I met Senator Mike, or Mkhanyakudze (his Swazi name), at Mdzimba View, a popular hangout in Ezulwini, which he owns and described as the place for the best shisa nyama (braaied meat). He has passion for the Kingdom and is knowledgeable about the entire country and its regions. Senator Mike is a white, Swati-speaking man and a traditionalist. His family came to Swaziland in 1884. His father, a linguist, worked closely with the late King.

‘If you get the opportunity to speak to other Swazis like me – white – who were born here, have grown up here, and have lived here for 50, 60, 80 years… we learnt something from a very early age: that there was nothing like colour. We didn’t even understand what colour was. When I went to school in South Africa it was a shock to me to see.’


Senator Mike stands in the garden at Malandelas. These huge stone sculptures are a striking feature at House on Fire.

LEFT Senator Mike Temple stands in the garden at Malandela’s. RIGHT These huge stone sculptures are a striking feature at House on Fire.

He schooled there from 1966 to 1972, and attended university in SA in 1983. He saw the full face of apartheid. Mike was the one who had suggested we ask Mpisi to show us around their country, get one insider’s view.

Jiggs Thorne is in the same regiment as Mpisi and runs the House on Fire entertainment venue. He’s the founder and director the MTN Bushfire festival held every year on the premises. His siblings run Malandela’s restaurant, Malandela’s Bed & Breakfast, and All Out Africa (adventure tours) operating on their family farm. Jiggs was born in Swaziland. His parents came out from the UK in the 1960s. His nickname comes from his Swazi name, Mjikaphansi.

‘Our parents’ philosophy always was about getting involved and being a part of the community. That’s something that’s permeated through to us siblings. We believe there’s a relationship you have to have through business and all our projects have a strong social mandate that engages and reflects our beautiful country and people.’

When I think of culture and tradition, more often than not, I picture a person of colour. For as long as I can remember, I’ve always envisaged white people in big houses eating plentiful food at the dinner table, camping, or doing something in water, but never anything cultural. The smell of imphepho (incense), or the slaughtering of an animal just didn’t fit into the picture I had of the suburbs. In Swaziland, it feels different.

People are passionate about their culture, and feel more unified than back home. Many are passionate about their king, too. Like restaurateur Delores Godeffroy, who is baffled by the incessant foreign criticism of the King and the greater kingdom.

‘I don’t care what they say about Swaziland or Africa. I just love her unconditionally,’ she says. And about the King: ‘Who cares? All these big shots have mistresses; don’t point fingers at my king. He’s living within his culture. And I would think there are far more important things to talk about than my kings’ romantic life.’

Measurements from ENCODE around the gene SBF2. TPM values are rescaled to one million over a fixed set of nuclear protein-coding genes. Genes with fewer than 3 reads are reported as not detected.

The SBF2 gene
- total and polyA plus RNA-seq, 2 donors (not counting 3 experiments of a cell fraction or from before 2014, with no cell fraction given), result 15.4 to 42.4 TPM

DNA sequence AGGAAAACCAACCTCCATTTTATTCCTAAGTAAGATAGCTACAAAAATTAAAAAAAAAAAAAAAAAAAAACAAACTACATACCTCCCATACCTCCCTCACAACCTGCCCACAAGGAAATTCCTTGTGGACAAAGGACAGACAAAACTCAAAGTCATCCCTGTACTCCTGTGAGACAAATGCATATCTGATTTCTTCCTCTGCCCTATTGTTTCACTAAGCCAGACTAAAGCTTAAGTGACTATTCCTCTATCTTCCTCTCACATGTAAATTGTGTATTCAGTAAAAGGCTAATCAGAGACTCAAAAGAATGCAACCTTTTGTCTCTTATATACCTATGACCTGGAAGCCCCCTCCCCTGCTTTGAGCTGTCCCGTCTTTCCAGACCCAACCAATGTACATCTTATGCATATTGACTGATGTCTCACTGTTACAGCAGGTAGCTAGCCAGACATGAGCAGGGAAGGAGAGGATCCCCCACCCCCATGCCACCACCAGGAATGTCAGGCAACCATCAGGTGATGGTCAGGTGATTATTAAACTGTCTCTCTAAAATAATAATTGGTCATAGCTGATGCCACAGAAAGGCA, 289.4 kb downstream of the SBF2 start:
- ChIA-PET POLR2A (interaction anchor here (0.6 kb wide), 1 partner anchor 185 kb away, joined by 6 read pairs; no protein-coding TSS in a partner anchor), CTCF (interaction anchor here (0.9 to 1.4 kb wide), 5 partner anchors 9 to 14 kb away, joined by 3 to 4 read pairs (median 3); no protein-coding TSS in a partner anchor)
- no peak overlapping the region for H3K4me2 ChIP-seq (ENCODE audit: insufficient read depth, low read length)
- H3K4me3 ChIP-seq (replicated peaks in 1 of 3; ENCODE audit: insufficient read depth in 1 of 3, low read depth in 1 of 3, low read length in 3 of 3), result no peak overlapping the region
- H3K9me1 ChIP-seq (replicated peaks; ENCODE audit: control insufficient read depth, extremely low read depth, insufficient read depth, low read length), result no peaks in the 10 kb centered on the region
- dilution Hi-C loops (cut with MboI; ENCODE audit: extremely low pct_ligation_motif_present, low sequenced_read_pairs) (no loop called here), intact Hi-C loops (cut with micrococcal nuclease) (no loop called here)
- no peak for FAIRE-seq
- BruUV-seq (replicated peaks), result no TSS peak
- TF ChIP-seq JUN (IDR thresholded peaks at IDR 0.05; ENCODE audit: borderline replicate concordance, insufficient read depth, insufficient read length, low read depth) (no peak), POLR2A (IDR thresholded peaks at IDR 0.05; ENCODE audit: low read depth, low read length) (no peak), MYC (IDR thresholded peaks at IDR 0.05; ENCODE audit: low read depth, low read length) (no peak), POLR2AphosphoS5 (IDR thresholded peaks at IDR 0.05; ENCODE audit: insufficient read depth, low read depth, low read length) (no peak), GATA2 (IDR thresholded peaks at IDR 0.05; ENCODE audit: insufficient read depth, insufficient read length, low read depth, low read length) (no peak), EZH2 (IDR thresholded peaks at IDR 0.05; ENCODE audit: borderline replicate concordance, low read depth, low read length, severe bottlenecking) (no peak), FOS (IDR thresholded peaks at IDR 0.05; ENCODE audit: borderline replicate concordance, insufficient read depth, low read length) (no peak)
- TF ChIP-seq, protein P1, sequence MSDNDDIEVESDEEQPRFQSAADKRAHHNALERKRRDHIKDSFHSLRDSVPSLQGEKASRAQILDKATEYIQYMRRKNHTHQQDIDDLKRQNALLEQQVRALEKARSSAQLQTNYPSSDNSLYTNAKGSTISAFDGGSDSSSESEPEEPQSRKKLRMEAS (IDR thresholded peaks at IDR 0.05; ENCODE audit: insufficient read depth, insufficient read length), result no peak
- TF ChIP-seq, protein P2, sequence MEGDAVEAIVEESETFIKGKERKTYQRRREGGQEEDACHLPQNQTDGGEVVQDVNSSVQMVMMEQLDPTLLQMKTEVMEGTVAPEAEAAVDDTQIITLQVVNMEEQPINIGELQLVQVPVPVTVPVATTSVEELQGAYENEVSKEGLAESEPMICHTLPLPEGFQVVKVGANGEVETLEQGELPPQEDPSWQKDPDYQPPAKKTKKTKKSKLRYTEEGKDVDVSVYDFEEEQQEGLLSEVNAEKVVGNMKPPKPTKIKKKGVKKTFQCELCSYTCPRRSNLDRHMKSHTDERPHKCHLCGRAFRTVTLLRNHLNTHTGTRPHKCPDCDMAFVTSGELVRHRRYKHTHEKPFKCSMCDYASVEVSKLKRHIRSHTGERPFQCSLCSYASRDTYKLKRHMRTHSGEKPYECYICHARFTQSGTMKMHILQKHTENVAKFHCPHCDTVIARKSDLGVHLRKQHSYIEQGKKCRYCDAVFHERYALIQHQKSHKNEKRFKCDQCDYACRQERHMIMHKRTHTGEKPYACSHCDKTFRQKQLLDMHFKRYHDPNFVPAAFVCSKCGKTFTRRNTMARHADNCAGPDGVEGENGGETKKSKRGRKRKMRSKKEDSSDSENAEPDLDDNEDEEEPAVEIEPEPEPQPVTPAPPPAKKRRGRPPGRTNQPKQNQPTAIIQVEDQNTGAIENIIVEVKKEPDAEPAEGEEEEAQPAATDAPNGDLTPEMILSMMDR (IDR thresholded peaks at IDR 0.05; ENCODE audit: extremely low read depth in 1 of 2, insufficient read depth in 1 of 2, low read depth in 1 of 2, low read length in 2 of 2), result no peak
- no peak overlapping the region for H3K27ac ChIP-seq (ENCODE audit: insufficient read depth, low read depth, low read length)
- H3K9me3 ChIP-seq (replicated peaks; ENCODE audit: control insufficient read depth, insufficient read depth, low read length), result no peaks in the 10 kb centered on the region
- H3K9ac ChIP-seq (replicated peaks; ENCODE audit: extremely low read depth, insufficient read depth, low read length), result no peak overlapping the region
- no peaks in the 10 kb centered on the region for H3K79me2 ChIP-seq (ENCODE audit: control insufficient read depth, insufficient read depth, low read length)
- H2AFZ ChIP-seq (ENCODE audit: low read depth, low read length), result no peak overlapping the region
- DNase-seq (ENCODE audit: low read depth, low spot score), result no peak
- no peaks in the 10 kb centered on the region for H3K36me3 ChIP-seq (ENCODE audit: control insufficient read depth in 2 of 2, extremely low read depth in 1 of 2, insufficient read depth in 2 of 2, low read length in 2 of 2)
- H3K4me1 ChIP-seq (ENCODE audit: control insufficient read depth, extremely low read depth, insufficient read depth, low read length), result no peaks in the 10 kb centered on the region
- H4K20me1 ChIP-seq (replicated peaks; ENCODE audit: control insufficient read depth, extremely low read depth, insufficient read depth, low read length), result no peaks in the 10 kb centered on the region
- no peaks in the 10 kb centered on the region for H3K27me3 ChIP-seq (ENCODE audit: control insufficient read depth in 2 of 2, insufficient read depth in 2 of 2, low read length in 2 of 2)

‘They have their own mess, but they think they can sort the world. I just take the good stuff. Why must I confuse myself. They’re running away from their own problems, pointing the finger. Leave my Africa; it’s just fine.’

Marylyn Breero agrees. She co-owns with her husband the magnificent Ematjeni Luxury Bed & Breakfast on the edge of the mountain.

‘The monarchs in the UK, Netherlands and in Europe don’t get half the slack that our Kingdom gets, but because this is an African monarchy, people feel entitled to criticize and attack her with very little reason. I grew up here. Opposite us, across the river, lived a black Swazi family and we all struggled and experienced life together. I love my king, no matter what they say. We are a happy people. This is one of the most united people you will find left in this world. People should come see it for themselves.’


Swazilands land is vibrant with aloe found virtually everywhere.

Swaziland’s land is vibrant with aloe found virtually everywhere. In the distant modest homes pepper the fields and winding roads.

It’s no secret that speaking ill of the King and the country has consequences, but I also experienced an openness about the country’s challenges. ‘Sometimes I’m fed up with being in Swaziland,’ says Delores. ‘Our people are not catching up fast enough, and the majority of my customers are foreign.’

‘For me the government maybe isn’t asking all the questions they should be asking,’ says Jiggs. ‘It comes down to priorities, where the spend is, health, and education. But that’s not everything and it’s not black and white. Growing up in Swaziland you appreciate the complexities of the situation in which we find ourselves, where we have these incredible people, so embracing, a culture that we can be proud of, and I tell you what, when you’re out there with the regiments, or at the Reed Dance, and the colour, and the song… it’s a very special feeling that one has. I’m a regimental member and some of the processes don’t sit well with me, and others do, but it’s good to be there. It’s important to me to be part of it,’ says Jiggs.